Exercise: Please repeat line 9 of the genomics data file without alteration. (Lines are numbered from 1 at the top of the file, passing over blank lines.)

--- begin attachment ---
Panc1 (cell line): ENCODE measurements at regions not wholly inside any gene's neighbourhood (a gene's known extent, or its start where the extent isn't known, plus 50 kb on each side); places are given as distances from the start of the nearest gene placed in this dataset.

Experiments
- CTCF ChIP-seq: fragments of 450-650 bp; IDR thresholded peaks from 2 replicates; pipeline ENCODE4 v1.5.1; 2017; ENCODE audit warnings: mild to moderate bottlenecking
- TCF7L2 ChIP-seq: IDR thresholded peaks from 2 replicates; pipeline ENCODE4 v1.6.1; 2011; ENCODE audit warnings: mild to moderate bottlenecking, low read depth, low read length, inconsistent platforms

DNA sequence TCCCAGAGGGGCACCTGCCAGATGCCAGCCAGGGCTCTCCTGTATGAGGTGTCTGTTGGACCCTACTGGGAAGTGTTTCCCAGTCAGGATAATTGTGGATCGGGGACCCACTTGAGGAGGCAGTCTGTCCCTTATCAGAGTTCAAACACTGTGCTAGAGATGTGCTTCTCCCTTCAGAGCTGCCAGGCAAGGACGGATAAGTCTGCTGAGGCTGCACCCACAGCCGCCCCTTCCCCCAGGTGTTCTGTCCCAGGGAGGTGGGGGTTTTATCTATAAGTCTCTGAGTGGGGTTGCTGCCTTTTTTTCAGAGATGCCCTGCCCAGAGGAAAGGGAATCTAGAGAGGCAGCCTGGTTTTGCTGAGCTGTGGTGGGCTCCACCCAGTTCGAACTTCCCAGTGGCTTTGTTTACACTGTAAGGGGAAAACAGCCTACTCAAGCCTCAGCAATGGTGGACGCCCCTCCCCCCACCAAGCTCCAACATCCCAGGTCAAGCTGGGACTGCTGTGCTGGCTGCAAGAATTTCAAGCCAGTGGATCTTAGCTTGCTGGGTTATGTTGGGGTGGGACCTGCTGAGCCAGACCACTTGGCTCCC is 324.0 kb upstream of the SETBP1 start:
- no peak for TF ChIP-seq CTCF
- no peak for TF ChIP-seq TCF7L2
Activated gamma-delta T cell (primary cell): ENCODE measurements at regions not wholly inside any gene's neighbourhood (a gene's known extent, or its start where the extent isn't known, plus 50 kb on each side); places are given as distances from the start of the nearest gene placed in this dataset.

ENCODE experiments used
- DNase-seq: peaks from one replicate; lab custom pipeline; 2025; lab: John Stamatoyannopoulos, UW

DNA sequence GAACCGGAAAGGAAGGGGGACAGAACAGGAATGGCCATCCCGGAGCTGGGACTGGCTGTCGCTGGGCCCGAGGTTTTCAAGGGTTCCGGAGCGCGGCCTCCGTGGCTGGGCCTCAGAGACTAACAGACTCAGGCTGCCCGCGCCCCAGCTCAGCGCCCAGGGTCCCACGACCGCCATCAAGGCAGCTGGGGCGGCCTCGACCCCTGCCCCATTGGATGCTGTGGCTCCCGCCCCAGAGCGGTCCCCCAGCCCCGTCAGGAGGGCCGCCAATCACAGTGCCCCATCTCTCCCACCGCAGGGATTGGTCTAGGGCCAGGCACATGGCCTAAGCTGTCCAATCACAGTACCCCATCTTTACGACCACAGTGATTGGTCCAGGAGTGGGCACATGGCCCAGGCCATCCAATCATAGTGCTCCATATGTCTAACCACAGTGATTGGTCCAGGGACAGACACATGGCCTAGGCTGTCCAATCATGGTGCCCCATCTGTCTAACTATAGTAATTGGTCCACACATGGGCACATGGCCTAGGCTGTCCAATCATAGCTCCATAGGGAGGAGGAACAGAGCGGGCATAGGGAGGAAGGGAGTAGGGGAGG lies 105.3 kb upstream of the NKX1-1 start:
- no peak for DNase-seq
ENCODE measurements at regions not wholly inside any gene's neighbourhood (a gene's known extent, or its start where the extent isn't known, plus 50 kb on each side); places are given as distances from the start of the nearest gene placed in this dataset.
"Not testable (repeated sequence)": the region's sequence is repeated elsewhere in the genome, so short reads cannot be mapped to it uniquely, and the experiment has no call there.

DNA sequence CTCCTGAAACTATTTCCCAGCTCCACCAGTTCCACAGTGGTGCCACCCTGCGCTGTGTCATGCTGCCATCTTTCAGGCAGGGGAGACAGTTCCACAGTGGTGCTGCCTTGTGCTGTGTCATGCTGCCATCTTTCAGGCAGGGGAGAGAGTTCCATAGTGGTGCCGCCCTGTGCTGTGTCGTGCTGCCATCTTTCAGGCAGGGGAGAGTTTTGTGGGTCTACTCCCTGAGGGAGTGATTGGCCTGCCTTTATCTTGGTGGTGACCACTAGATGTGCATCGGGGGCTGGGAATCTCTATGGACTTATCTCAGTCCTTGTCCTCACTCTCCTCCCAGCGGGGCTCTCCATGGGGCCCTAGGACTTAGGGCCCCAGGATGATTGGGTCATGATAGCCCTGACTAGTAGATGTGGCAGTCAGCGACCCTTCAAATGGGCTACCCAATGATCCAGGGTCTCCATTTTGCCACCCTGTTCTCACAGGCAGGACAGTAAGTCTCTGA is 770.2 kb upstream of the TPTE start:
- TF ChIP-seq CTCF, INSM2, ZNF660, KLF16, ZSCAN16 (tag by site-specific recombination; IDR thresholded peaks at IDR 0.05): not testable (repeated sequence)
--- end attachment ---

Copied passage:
ENCODE experiments used